Even battery drills can be quite powerful. It's quite easy to drill a hole in your hand (I've done it more than once) or twist a wrist or finger, or get hair caught in the chuck. They are serious tools. The orbital sander is noisy and produces a lot of airborne sawdust. For small jobs, hand sanding is easier.
      When kids are in middle school you can consider the battery drill and orbital sanders. But in my opinion, there should be a good reason or a real advantage for using them. Here are two examples:
      Several adults, including myself, helped 24 kids build six boats. We let kids use battery drills because there were hundreds of holes to drill. We dealt with the increased danger issue by having one adult supervising each boat (four kids). We didn't use the orbital sanders on the boats because there was plenty of labor; that is, there was no good reason for using it. If we had introduced sanders there would have been one kid working and three standing around talking about who was to do the work. Even though there was quite a bit of sanding, with four kids hand sanding, the work was finished quickly and everyone was part of it.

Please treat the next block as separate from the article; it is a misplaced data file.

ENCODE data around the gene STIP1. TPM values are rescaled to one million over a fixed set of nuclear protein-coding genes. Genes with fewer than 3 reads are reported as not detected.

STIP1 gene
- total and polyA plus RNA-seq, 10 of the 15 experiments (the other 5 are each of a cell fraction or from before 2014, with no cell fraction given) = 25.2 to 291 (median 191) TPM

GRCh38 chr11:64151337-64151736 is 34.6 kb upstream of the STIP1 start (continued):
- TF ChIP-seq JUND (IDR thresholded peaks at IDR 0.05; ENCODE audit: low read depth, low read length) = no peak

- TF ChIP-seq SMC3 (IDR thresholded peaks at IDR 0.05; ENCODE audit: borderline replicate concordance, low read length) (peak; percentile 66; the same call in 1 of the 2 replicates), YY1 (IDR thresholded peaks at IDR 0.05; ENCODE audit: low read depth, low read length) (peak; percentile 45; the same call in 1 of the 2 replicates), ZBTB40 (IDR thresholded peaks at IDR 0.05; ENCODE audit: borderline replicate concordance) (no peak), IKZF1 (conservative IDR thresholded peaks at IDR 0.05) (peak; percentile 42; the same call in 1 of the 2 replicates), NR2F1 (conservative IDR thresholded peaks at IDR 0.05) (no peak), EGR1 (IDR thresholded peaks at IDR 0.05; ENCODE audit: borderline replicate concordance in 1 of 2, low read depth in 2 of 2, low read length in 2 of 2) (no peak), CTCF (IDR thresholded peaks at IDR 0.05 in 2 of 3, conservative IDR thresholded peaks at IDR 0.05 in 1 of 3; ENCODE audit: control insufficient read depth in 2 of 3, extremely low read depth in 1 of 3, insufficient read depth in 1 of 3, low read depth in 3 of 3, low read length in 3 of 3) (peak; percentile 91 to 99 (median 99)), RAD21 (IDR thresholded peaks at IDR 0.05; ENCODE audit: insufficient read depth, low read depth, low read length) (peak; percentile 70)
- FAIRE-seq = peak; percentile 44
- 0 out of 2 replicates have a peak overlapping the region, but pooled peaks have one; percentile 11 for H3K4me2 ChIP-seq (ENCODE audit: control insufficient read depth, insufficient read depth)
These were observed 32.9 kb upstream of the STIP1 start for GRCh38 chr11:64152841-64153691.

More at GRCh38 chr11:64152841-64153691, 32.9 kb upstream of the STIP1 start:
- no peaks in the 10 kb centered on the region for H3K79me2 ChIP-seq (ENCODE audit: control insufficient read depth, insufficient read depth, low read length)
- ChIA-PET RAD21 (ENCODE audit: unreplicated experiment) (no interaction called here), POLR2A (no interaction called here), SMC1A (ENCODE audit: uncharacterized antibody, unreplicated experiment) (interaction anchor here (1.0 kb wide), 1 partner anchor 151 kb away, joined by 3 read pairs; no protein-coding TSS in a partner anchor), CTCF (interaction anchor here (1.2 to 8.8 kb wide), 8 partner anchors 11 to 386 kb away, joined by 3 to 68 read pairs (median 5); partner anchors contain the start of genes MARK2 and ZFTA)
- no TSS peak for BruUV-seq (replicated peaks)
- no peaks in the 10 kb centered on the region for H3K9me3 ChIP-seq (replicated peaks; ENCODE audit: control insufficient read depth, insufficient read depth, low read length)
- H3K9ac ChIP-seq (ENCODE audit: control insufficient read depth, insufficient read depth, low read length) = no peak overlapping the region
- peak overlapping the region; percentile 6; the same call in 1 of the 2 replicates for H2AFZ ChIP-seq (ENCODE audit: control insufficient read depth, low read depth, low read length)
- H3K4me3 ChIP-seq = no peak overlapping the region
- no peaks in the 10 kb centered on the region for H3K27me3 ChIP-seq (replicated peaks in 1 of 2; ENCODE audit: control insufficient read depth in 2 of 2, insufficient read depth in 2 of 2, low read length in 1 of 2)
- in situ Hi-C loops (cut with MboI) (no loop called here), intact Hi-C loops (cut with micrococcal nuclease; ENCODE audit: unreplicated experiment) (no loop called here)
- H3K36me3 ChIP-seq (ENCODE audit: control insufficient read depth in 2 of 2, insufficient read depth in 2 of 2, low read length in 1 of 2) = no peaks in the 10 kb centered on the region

I helped set up a project where 8th graders constructed a set of
Builder Boards. I had the kids use hand orbital sanders for sanding. There was an incredible amount of sanding and lots of other jobs too, so we had to think about efficiency. A dust collection system was in place, so we didn't have to worry about breathing sawdust.

What tools will I need?
      You can get started with a small woodworking vice, a fine tooth hand saw, a home made workbench, hammer, nails, screw drivers, a small hand drill and a few bits. Woodshop for Kids has a list of the tools necessary for a complete kids shop. The cost for the complete set is about $200.

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Builder Boards Go to Woodshop for Kids
What tools are required to construct a set of Builder Boards?
      Constructing Builder Boards requires a table saw, a router, a hand sander and all the standard hand tools. A circular saw is also handy.

What sort of materials are necessary and how much do they cost?